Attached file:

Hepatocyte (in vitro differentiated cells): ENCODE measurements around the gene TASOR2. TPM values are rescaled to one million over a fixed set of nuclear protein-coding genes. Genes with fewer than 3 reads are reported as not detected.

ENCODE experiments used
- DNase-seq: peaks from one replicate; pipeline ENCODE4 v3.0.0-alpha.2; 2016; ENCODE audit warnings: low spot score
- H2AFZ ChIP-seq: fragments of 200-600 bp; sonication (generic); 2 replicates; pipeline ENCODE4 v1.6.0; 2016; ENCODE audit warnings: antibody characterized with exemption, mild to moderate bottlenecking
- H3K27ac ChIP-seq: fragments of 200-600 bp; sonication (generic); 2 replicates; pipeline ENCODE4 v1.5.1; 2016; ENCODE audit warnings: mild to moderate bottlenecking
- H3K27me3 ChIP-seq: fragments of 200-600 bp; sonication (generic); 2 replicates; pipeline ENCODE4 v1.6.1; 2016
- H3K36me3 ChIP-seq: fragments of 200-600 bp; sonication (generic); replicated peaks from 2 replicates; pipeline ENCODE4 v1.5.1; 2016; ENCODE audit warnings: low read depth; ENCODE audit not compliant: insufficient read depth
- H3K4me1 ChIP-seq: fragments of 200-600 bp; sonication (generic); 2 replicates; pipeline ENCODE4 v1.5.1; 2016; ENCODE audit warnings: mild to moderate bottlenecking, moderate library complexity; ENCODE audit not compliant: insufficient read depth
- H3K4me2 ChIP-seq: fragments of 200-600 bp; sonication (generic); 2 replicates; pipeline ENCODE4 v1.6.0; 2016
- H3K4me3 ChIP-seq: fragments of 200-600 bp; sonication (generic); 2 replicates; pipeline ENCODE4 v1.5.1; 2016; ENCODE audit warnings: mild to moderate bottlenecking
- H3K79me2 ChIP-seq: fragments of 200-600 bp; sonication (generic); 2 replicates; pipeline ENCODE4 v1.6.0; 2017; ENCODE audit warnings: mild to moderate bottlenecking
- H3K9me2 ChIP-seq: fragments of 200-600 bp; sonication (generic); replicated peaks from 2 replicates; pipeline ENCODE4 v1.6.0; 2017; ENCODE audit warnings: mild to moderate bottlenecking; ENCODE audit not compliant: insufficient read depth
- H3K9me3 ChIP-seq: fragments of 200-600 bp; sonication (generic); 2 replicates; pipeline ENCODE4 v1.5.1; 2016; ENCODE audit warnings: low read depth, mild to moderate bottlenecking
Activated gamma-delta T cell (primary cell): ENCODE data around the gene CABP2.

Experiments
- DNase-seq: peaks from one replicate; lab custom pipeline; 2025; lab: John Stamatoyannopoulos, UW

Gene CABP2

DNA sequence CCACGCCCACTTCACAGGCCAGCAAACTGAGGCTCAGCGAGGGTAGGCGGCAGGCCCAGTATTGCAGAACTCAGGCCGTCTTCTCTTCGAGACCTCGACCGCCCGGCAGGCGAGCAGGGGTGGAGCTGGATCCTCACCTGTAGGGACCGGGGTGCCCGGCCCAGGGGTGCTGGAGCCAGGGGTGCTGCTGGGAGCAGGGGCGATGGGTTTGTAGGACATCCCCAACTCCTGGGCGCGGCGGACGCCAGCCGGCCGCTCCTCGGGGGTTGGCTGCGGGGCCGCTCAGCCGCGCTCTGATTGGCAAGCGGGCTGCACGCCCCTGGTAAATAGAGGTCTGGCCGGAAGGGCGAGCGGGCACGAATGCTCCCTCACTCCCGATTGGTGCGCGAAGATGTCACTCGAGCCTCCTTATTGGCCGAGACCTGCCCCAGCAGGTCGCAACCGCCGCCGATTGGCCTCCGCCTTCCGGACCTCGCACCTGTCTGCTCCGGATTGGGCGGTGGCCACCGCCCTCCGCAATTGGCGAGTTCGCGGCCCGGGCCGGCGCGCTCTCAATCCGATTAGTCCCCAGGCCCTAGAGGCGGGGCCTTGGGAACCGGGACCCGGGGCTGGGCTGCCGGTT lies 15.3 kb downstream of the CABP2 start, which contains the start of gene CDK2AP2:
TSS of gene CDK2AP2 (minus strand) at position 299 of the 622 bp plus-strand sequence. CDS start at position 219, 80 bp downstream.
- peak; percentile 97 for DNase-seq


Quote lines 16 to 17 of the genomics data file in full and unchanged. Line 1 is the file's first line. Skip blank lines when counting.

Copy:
- DNase-seq: peaks from one replicate; lab custom pipeline; 2025; lab: John Stamatoyannopoulos, UW

Gene CABP2